How many times do you hear of happy contented babies and toddlers, often or not so often? Well in my work as an online counsellor and previously with the NSPCC working with children and families, it seemed to be an exception rather than the rule.
It wasn’t always difficult to see why, families and parenting is a minefield of emotions and feeling, both for parents and for children.
One issue, ‘stress‘ more than any other seems to be responsible for unhappy children and their behaviours, and as you know unhappy children are much more difficult and challenging to parent.
The question is, what to do about it?
I don’t claim to have all the answers to helping you make your children or teens lives stress free, but I give credit for my own child’s, (now a 21 year old young man just finished university and on his way to the states for a working and learning adventure) apparent immunity to the effects of stress to how he was parented and how he was taught to express himself.
I learned how to minimize stress beginning in the early, formative years. I feel the real secret to helping children to develop stress busting techniques and strategies is all about helping them communicate their feelings and to encourage them to express them openly, nurturing their natural ability to cope with stress by teaching them to process their feelings, express them and move on. Too many children carry it around, not having been taught the skills to deal with it. and offload it.
So how can you steer a child to a stress free life and make parenting more of a joy?
- Be responsive and communicate effectively:
Tune in and communicate with your baby from the moment you learn of your pregnancy, children can hear and recognize familiar voices and they probably know more than we currently understand. Observe their behaviours sensitively and learn to interpret their cries and signals. Communicate with your baby and tell them what you are doing with them (like feeding them or changing their nappy) before you do it. Begin this two-way communication with babies at birth, they will learn to communicate much more effectively and the bond will be much more positive. Invite your baby to participate in their care from the very beginning.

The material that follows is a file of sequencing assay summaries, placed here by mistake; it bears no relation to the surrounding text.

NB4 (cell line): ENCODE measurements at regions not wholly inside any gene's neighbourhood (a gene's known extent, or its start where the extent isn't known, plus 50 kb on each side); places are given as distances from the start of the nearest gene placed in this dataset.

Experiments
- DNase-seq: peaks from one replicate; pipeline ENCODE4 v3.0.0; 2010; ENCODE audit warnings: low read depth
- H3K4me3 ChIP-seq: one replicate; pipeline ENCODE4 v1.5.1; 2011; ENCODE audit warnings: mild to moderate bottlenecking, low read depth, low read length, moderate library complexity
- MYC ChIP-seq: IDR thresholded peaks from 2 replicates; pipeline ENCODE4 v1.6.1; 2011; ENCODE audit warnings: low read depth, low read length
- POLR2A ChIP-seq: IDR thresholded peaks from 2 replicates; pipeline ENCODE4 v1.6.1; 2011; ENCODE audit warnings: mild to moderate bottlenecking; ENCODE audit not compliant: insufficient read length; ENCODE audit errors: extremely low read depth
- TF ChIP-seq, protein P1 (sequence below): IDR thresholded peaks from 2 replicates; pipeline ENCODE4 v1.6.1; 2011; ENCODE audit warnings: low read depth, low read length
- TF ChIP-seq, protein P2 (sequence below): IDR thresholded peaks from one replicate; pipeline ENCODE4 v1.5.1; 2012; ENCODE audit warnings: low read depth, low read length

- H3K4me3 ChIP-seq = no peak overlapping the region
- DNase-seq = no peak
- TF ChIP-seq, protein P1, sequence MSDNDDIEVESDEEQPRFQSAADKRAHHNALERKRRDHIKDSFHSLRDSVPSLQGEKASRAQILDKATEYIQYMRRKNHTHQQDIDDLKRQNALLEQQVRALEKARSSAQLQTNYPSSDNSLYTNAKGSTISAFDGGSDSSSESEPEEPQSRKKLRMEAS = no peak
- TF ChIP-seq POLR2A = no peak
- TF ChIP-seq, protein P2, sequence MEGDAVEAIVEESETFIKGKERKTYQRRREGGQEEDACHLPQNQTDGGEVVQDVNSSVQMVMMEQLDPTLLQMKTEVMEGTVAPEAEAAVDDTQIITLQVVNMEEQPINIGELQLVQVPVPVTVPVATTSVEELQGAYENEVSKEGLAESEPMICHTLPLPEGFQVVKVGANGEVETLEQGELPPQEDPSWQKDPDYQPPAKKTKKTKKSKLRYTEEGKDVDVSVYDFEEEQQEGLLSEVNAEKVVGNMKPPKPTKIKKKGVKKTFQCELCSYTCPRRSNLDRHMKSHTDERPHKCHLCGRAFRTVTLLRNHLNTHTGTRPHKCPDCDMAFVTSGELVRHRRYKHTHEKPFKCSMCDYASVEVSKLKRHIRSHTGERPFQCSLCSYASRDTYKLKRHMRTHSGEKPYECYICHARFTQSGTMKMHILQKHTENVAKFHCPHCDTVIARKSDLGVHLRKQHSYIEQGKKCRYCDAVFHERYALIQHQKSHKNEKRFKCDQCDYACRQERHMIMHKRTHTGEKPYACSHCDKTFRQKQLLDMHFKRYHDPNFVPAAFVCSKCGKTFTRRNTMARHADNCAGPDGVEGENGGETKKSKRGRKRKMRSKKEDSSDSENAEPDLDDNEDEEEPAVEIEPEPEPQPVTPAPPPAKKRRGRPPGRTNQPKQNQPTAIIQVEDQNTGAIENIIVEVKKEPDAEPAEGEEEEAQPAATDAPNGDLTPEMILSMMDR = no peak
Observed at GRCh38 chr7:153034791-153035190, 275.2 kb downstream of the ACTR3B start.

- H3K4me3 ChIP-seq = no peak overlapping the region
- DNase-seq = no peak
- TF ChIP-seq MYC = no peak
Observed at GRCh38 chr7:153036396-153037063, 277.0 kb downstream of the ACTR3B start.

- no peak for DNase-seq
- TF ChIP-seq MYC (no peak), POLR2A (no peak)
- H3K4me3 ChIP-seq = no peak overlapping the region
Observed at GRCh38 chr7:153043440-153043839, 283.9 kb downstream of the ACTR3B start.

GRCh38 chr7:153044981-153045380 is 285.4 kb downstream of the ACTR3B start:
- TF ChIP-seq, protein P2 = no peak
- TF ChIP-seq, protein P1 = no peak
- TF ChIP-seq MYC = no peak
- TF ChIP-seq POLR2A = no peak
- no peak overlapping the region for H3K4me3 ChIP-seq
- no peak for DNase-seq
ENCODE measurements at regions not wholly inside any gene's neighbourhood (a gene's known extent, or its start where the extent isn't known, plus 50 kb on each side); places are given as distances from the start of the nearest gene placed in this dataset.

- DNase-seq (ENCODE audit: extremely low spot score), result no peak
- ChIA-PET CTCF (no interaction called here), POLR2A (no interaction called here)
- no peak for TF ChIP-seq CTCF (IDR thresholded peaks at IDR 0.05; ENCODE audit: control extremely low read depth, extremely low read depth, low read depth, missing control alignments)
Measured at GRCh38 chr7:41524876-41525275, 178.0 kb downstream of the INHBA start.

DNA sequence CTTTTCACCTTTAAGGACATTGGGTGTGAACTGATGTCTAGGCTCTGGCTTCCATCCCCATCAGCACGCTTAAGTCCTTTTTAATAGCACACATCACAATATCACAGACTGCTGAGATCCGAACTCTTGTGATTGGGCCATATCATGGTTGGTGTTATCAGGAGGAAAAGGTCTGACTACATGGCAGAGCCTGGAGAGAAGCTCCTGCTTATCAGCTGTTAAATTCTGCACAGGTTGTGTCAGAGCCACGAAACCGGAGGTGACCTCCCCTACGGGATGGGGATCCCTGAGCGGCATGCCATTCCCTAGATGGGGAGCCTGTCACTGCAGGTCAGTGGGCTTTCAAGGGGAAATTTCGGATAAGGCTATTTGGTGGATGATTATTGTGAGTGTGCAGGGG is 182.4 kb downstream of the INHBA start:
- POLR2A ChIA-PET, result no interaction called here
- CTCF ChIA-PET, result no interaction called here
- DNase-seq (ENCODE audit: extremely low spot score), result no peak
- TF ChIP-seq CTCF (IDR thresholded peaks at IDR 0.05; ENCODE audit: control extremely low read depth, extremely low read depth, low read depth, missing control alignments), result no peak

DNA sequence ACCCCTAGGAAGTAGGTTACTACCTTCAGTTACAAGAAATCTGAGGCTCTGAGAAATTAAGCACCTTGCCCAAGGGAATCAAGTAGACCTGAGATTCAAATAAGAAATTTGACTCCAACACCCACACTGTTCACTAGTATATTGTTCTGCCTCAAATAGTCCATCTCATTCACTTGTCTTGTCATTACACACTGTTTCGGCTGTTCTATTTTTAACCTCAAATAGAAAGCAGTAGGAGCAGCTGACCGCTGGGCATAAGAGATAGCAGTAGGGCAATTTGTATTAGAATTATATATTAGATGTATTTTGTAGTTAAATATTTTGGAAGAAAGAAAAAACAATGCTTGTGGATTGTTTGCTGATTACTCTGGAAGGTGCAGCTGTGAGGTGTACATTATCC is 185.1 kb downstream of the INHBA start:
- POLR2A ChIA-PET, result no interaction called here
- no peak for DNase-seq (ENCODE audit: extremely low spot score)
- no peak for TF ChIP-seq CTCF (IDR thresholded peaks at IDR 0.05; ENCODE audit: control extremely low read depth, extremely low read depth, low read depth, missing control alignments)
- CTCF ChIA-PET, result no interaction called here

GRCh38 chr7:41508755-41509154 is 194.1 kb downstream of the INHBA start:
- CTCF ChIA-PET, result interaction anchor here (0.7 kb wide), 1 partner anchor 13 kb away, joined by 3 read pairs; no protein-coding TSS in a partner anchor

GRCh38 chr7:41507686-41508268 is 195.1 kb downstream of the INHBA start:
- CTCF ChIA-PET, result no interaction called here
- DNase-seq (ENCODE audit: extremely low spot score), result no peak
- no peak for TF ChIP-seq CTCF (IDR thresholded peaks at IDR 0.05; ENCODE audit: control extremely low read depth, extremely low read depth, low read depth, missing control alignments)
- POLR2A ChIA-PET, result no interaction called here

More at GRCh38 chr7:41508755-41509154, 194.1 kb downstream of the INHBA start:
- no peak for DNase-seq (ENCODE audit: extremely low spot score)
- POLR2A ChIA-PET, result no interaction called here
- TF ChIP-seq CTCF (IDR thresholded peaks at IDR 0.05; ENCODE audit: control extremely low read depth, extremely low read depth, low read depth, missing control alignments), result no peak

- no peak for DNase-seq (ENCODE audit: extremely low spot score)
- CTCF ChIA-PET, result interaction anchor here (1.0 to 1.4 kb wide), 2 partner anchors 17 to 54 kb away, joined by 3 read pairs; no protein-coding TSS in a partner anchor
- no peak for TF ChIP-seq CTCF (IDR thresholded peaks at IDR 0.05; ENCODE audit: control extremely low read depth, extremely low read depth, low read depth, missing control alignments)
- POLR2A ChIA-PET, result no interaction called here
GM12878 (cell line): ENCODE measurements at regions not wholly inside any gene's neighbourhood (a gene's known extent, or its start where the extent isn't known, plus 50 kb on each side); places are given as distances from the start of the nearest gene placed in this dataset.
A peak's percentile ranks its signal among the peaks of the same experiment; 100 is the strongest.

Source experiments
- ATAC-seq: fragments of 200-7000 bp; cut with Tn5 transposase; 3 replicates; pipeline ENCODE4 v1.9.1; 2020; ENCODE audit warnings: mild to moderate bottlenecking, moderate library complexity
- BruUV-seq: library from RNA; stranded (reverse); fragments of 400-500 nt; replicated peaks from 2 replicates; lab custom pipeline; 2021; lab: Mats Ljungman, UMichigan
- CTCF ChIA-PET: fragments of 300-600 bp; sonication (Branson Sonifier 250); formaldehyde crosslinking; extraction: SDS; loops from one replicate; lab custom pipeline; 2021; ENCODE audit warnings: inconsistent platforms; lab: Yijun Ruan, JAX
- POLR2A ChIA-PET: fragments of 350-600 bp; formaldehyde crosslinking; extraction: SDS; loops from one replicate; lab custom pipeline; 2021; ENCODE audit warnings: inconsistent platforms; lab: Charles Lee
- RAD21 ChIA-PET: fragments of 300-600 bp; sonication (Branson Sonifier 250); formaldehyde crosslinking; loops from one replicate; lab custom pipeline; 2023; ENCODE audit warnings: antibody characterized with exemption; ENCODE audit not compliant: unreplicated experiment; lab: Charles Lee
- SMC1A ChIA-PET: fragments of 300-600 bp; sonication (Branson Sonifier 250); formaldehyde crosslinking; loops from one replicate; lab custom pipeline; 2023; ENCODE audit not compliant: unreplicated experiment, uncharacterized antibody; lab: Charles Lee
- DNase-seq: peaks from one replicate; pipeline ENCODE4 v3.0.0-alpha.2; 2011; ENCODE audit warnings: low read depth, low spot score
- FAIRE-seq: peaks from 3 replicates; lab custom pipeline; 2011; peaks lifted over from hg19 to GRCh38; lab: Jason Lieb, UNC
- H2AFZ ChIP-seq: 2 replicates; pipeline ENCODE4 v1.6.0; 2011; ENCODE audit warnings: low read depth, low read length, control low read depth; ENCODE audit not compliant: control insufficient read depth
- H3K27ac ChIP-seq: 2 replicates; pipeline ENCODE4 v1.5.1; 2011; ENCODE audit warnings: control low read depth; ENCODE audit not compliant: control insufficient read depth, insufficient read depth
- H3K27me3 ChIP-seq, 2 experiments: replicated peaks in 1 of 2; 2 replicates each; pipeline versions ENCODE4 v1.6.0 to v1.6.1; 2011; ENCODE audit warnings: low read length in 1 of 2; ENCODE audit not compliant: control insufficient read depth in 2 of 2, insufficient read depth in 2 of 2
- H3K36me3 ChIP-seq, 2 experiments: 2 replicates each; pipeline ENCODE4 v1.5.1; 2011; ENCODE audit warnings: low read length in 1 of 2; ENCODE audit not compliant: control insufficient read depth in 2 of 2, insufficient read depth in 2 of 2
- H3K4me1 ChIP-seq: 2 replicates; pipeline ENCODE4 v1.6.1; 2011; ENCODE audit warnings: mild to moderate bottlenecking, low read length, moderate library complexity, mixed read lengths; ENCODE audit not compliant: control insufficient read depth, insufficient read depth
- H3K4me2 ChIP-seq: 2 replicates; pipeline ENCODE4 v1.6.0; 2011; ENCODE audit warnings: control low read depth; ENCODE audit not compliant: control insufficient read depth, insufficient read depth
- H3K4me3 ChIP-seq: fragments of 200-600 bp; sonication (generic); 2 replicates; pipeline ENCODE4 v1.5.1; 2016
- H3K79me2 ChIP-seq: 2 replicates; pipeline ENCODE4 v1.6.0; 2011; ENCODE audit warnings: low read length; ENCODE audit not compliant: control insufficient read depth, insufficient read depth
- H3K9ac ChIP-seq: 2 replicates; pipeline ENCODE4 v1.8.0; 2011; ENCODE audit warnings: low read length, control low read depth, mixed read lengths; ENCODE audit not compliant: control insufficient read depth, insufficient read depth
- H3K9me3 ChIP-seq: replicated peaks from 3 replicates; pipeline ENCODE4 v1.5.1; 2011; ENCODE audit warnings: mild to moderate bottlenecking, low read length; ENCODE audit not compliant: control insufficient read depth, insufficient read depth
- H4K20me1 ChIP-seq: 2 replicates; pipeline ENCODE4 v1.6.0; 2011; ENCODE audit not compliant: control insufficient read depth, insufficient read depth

- Keep it simple, safe, peaceful, predictable and age appropriate:
Becoming a parent is the best excuse you’ll ever have to slow down and simplify your life. Recognize that infants and toddlers are sensitive, absorbent and easily over-stimulated, unable to screen out stimulation the way their adults can. Less is more, safe and best.
“No matter how simple an environment is, a baby may be overwhelmed by too much stimulation, this can be stressful to them, remember they have only just entered a brand new world.
As adults we can be much less sensitive to stimulation, over-stimulation is not something we easily detect. A babies wide-eyed stare may appear to be surprise or interest, but according to some child development professionals, the child may in fact be saying “back off”.
Children feel calmest, happiest and most confident when they can learn at a slow pace initially, when they know what to expect and understand the things they are exposed to. Before asking your child to participate in lessons and classes, check out if they look calm and relaxed.
- Protect your child’s developing brain:
Now for a little a controversy and a guilt-inducing subject, Many parents have been duped into believing that TV is the best or only way to get a break from caring for their children. The need for TV is not only a lie, it actually creates dependencies which work against getting those much needed breaks. Perhaps it’s too tempting to follow what others are doing, or the influence from friends and relatives who want you to do what they’re doing, is just a little too difficult to ignore, especially for first time parents.
If you want a child who can spend long hours entertaining themselves, then educational toys are much more effective than TV or videos, babies who learn to self stimulate develop better attention spans than children who are plonked in front of a TV.
I’m not saying that you should keep your child away from TV completely, but you need to know, it’s no different than putting them on drugs, it will become an addiction and a learned behaviour, It’s an effective, but not a harmless way to buy yourself a little peace and quiet.
‘Research strongly indicates that [screen-viewing] has the potential to affect both the brain itself and related learning abilities. Abilities to sustain attention independently, stick to problems actively, listen intelligently, read with understanding, and use language effectively may be particularly at risk’.
If I could share just one secret to raising stress-free learners, it would be to avoid TV and video use in the early critical developmental years.
I hope you have found this introduction to stress free babies and children useful, you can see more on the subject tomorrow. If you would like to chat with me about any other parenting issue, please don’t hesitate to contact me using the book a session link from the home page.
As a new mum I was really out of my depth with parenting, everyone was telling me different things and I didn’t know what to do for the best, Paul’s online counselling website was great, his advice and wealth of knowledge a life saver. Also being stuck at home with a baby, online counselling was perfect, accessible and affordable.
Thanks Paul, I will be back when I need professional advice, you really helped thank you.
Mandy I – London
Written by Paul Parkin – online counsellor and life coach.
April 22nd 2013